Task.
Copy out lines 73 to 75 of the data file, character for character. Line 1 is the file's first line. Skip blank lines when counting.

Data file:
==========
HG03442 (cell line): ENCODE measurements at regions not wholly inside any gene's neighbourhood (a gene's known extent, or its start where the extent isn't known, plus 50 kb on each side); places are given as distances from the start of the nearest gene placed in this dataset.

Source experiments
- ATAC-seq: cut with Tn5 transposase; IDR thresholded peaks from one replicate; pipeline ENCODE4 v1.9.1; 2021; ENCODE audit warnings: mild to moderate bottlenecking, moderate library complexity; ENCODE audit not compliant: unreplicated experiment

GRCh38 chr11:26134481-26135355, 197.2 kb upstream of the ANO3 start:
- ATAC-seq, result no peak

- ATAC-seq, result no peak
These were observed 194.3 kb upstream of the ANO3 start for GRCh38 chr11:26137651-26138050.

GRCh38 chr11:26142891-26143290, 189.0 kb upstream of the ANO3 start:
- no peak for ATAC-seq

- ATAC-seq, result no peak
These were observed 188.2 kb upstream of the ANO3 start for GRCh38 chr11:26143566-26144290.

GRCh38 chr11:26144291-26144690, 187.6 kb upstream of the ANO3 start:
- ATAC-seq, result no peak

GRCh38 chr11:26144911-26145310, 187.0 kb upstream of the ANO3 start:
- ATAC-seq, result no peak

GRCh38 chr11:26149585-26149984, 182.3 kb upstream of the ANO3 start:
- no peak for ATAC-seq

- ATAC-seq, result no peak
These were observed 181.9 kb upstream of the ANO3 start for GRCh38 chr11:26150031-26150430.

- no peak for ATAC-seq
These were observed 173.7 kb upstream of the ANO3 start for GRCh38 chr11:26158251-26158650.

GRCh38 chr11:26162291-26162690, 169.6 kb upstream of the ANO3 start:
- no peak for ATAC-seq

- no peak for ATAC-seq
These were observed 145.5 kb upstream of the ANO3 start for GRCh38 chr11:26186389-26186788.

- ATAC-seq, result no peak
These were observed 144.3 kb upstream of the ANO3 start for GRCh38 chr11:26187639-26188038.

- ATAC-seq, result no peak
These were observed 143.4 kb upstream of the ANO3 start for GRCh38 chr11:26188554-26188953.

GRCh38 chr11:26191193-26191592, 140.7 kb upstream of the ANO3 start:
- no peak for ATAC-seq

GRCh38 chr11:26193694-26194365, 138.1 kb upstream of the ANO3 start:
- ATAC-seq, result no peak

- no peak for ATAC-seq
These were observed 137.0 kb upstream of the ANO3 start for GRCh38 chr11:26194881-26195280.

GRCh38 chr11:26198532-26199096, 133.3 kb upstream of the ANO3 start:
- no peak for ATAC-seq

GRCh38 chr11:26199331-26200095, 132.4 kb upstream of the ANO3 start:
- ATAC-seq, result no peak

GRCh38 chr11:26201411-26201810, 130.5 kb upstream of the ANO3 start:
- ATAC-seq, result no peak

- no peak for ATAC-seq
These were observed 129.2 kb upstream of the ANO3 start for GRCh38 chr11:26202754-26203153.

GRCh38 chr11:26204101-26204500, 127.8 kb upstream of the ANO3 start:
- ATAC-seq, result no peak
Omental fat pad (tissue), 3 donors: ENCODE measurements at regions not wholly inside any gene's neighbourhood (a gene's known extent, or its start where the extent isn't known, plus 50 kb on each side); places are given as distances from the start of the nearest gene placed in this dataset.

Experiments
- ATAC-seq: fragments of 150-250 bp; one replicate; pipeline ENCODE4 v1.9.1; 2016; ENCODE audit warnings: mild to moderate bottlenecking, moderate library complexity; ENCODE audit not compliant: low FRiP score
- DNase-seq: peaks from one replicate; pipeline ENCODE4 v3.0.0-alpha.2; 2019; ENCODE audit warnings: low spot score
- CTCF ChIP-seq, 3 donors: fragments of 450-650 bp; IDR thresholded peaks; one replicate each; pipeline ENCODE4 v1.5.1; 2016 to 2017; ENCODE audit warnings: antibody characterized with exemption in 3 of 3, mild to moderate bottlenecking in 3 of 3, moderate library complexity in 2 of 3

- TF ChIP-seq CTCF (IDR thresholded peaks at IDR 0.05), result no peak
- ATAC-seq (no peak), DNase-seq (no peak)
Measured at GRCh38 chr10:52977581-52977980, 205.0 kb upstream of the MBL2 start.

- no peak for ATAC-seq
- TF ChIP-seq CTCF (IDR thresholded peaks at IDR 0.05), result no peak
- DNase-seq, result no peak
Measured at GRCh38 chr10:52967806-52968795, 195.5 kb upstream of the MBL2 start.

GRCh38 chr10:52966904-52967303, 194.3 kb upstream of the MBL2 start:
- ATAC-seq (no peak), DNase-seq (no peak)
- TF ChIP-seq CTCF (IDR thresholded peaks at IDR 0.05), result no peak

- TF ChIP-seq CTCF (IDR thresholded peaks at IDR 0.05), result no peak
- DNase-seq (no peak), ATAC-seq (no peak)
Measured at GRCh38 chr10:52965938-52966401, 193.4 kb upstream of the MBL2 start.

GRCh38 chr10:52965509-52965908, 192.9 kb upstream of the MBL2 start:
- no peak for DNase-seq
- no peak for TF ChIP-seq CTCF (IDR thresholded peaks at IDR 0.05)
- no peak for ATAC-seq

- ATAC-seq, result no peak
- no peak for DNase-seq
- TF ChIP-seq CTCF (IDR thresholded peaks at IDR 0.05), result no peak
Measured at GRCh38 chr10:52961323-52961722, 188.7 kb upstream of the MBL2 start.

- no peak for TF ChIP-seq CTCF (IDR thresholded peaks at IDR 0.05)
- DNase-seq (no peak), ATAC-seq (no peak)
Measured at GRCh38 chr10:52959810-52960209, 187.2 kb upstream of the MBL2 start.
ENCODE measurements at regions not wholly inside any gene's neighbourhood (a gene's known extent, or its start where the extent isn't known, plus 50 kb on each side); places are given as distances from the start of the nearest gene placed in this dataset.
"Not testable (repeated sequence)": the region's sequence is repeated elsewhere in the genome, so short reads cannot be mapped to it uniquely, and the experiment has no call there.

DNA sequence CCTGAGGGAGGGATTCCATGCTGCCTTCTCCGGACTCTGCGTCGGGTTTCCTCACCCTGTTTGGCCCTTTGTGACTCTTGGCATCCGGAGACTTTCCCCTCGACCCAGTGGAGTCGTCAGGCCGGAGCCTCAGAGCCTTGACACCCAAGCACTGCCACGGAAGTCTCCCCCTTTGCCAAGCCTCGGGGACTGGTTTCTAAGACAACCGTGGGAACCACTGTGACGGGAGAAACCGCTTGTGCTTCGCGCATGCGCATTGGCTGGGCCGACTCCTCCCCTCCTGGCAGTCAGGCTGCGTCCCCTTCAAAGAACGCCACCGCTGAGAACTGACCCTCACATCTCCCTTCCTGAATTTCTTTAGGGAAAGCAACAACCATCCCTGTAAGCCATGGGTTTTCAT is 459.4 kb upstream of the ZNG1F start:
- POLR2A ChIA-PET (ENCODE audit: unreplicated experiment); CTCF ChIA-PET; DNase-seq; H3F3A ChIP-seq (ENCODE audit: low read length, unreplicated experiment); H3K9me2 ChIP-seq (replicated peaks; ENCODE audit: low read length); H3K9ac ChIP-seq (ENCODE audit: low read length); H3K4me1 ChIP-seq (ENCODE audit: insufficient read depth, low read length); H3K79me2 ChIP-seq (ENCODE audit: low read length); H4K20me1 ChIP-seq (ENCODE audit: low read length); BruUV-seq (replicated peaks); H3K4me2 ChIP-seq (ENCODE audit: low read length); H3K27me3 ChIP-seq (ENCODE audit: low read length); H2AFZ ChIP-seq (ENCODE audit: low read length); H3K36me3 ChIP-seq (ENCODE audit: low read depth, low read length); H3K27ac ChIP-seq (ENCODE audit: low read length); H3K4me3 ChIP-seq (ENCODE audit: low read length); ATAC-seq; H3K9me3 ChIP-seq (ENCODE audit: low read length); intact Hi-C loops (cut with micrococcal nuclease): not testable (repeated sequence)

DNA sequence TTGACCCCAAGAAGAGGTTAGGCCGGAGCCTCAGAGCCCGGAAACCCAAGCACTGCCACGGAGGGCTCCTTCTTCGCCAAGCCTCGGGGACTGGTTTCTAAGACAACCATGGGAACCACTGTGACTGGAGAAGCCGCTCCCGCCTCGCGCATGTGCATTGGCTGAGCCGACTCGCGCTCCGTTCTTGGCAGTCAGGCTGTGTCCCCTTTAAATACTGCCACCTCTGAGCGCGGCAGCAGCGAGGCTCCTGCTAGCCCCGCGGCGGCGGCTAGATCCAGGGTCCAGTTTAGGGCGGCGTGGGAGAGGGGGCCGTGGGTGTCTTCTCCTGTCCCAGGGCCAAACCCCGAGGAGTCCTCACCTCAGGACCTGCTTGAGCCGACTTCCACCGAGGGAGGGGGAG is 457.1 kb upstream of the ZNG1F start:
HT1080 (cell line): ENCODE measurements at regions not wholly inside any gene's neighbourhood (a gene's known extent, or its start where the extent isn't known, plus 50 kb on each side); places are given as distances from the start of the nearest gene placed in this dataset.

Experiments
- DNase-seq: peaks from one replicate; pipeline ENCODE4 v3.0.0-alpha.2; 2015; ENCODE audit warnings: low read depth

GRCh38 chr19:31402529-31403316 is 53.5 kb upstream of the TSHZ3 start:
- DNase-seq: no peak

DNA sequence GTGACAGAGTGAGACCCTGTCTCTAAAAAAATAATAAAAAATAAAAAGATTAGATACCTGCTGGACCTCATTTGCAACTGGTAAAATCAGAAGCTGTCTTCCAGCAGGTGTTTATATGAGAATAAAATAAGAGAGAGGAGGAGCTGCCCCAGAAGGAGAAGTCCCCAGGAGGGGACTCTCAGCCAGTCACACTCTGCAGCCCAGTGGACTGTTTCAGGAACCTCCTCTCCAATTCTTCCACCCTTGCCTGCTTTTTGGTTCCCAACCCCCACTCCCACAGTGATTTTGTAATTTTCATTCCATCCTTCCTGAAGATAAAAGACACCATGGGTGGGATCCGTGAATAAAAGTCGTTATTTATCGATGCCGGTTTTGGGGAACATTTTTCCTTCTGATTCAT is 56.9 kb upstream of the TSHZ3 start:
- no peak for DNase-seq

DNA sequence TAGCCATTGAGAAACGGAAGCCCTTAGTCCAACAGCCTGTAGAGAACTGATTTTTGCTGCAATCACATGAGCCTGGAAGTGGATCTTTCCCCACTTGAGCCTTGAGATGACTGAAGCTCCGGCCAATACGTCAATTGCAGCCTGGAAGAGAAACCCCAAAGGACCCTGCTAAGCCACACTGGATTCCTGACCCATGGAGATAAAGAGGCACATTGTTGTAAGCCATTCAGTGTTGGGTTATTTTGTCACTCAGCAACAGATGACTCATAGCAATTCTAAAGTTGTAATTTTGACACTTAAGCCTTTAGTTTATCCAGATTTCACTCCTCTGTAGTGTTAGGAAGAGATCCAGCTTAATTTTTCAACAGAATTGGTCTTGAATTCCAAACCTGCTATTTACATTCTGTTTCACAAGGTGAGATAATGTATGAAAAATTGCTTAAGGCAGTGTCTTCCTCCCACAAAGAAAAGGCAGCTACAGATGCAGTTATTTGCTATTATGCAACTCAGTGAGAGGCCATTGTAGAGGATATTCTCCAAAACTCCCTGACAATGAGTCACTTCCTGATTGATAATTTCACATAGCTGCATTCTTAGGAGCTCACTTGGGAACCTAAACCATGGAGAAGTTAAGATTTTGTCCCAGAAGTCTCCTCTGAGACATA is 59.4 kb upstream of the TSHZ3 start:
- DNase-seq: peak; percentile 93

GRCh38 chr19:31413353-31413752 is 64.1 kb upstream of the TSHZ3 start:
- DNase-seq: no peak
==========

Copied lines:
- DNase-seq (no peak), ATAC-seq (no peak)
Measured at GRCh38 chr10:52959810-52960209, 187.2 kb upstream of the MBL2 start.
ENCODE measurements at regions not wholly inside any gene's neighbourhood (a gene's known extent, or its start where the extent isn't known, plus 50 kb on each side); places are given as distances from the start of the nearest gene placed in this dataset.